You know from the previous posts in this blog series that evolutionary processes within the human species and cultural norms within human societies worked to create a proclivity in which (again generally speaking) men tended to develop more of the traits that are found in vision-masters and women tended to develop more of the traits of the execution-master.

Again, this is generally speaking!

One problem that women in leadership positions face is the social pressure to act and think like men, to succeed in a man’s world.  Doing so limits their ability to contribute a unique perspective to a company’s leadership team – say as a top execution-master.  Sallie Krawchek, LinkedIn influencer and CEO/founder of Ellevest and previously CEO of Merrill Lynch Wealth Management and U.S. Trust, points out that thinking and behaving like men doesn’t help business women and doesn’t help the companies they work for. Paraphrasing her, “Women, don’t behave like a man; we have enough of them already.”

In her article, Why are We Still Telling Women to Act like Men at Work, Sallie tears into the myth of women succeeding by acting like men.  She implores female leaders to stop ignoring what they could bring uniquely to the workplace and to start acting and thinking like women do naturally.  Of course, this advice does not apply to every woman.  In general, however, I agree, because I want to see more women AND businesses succeed.

An additional point I’ve not made elsewhere is key to getting funded:  When presenting you and your team to investors, go into great depth about your team characteristics and values, both shared and complementary, otherwise the investors may not think to ask. Once they hear about the details of your team composition, they will surely be impressed. Be sure to emphasize the balance of complementary leadership styles and thinking styles on your team, as indicated by the work-style assessment tests. This is information that they don’t normally hear and stand out.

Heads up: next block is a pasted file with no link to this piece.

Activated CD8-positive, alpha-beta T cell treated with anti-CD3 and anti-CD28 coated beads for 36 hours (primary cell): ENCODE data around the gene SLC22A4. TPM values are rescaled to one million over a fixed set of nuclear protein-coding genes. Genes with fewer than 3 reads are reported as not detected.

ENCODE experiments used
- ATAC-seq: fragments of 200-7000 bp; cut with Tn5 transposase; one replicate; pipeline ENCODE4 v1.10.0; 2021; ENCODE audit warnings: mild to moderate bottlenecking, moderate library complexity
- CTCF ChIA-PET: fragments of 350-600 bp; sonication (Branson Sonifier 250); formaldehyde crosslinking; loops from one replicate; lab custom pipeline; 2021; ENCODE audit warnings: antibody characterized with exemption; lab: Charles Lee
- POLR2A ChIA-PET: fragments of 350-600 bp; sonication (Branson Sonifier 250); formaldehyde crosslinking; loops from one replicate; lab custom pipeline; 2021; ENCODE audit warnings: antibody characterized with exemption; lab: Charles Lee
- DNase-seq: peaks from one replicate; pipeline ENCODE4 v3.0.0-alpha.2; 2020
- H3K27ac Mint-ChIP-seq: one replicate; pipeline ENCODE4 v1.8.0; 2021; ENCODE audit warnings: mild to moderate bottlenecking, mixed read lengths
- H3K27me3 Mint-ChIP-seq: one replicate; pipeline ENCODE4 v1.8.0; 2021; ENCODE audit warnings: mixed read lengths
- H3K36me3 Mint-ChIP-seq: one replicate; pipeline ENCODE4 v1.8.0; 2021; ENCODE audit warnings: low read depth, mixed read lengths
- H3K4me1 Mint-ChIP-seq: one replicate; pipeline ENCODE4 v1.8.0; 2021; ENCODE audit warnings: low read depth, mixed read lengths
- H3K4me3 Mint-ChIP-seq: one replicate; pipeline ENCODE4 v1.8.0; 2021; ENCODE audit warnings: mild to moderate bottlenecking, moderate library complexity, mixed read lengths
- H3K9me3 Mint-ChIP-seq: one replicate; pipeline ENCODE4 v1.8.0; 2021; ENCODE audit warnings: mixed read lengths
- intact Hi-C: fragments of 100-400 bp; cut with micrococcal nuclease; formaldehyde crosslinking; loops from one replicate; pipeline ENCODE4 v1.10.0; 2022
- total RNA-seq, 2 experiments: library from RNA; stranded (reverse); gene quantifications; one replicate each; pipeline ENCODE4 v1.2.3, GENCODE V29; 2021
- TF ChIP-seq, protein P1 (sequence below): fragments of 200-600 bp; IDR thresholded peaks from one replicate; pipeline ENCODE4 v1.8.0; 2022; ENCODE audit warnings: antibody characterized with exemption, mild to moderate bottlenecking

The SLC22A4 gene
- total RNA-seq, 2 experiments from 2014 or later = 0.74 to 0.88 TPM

In addition, emphasize the many shared desirable traits on your team, such as those listed above in this post.  Further, make sure you emphasize social, political and/or spiritual values that your team shares, as this may create a common bond with your investors.

Smart investors, the ones you want, will be impressed and intrigued by your attention to team attributes that go far beyond “track record” and “experience.”  In fact, this kind of presentation will tend to compensate for any relative deficiencies in your team’s track record and experience. Again, it’s the presence of these different traits within your team that counts, not necessarily the gender make-up. But if you are a female senior executive and you naturally express the execution-master qualities, seek a team or a position within your current team that lets you express those traits. They’re needed! The same is true if you are a male that naturally expresses the vision-master traits. And, vice-versa for both genders. Getting people of both genders into their best natural roles, where they express their best skills and talents, makes your overall team strongest.

Takeaway:  If you are an innovative founder, a vision-master, whether you’re a man or woman, you are well served by bringing an execution-master onto your team as early as possible by enrolling them in your vision, long before you can afford high salaries.  Execution-masters are very often women or men with an alternative orientation, thus expanding diversity at the top of growing companies. Assessment tools can help identify the mindsets and traits needed on your team, to see what’s missing, and to identify the missing traits in a new executive team hire. The strongest teams are those where all key persons are in positions that best express their natural skills and talents, regardless of gender.

Robert Steven Kramarz